In my clinical practice, it’s not uncommon to meet very successful men or women who stress out because of their fear of an upcoming evaluation at work. Even though the client has been successful, the mere thought of an observation by a supervisor triggers the trauma of having been corrected harshly as a child. In this sense, they have a cognitive bias that any kind of criticism of their work means that they are bad. Once recognized, such biases can be overcome. Yet, it’s still a frightening experience for many to think that they are about to be judged.
Returning to our discussion of legalism, then, we see that when children are raised by parents who are very legalistic, they pick up a legalistic observance of rules and law. Their cognitive bias is legalistic: How faithful am I to this or that precept? There are other people who, in contrast to the legalism of their parents, have a very laisse faire observance of rules and law. Their cognitive bias seems to be: “Huh? Why do I have to do that?”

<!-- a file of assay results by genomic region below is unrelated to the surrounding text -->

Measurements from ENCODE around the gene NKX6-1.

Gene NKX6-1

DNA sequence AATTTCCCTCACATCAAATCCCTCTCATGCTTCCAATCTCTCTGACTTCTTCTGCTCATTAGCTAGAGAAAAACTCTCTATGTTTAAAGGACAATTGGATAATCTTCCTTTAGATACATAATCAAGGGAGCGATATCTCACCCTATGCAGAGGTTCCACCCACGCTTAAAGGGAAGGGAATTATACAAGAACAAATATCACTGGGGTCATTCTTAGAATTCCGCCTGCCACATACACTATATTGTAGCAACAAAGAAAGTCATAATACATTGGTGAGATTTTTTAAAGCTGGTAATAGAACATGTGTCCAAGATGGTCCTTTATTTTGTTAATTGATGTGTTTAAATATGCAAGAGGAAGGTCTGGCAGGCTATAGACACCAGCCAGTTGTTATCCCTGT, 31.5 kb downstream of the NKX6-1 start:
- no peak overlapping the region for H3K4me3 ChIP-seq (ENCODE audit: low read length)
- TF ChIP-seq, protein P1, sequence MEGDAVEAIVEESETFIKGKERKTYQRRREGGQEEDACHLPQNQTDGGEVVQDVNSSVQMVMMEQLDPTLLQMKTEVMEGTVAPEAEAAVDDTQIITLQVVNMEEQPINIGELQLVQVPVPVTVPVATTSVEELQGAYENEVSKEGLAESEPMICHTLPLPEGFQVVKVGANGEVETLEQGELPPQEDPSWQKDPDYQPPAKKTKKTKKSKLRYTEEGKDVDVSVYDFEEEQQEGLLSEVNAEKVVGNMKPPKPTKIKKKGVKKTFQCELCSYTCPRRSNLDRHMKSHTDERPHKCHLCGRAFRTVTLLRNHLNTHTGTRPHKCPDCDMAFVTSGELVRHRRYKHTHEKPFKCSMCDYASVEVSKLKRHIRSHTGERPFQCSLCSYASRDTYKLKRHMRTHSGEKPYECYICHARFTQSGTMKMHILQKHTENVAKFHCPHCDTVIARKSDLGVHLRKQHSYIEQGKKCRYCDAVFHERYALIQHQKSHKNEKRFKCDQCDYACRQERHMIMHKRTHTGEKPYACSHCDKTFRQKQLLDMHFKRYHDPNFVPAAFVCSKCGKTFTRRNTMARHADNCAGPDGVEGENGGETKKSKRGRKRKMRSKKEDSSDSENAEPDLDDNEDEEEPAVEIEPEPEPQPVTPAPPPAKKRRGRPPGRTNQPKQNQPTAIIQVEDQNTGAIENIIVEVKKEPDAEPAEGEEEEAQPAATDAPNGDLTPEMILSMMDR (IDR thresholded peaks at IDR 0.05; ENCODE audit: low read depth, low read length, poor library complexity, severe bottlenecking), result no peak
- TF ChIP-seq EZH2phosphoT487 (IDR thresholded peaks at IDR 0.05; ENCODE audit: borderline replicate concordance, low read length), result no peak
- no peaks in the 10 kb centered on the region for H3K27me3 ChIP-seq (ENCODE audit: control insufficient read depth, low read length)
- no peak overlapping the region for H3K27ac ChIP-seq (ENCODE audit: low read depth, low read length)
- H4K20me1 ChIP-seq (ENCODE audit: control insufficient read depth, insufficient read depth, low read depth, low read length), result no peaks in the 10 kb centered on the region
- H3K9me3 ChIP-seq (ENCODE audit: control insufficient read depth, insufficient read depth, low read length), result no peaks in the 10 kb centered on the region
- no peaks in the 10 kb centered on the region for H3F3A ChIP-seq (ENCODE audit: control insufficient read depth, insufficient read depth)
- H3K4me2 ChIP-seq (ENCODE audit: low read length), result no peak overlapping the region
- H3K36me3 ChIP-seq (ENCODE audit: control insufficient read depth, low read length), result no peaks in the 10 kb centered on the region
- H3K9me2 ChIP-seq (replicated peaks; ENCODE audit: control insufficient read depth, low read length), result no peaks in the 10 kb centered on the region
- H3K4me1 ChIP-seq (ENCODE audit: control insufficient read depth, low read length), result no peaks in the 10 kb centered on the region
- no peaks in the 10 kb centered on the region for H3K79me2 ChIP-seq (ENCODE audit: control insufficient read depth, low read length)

While neither of these dispositions are, in and of themselves bad, it should be noted that the fundamental disposition to developing an ethic or an ethos does not happen in a vacuum, and happens to various people differently, even if raised in the same home. And whether one’s perspective is legalistic or not, the point here is to merely highlight that legalism is an example of a cognitive bias. It’s a predisposition to make a judgment of new ideas against the firmly held principle that if I’m not faithful to this or that precept, then I must be bad.
Even though God wanted Moses and his chosen people to observe the law and “teach them diligently,” some people understood the command as “drill them into your children” because of their cognitive bias. This cognitive bias has produced a number of aberrations in Christ’s Church since He founded it, and we see any number of works-based cults that purport to accomplish the saving mission of Christ by means of accomplishing good deeds, which is the exact fulfillment of a modern day Torah. Such people also get caught up in personalities and observances and fail to recognize the Spirit of Him who was sent into the world to redeem and heal us.
We fear what we don’t understand
While the emotion of fear is, fundamentally, a good thing, we know that it frequently distorts our thinking – as do the other emotions when we allow them to rule us. In reflecting on the nature of sexual ethics in our culture and trying to develop an ethos around sexuality, we need to look at ourselves honestly and admit that when we don’t know how to respond to a situation, we tend to react from a place of fear.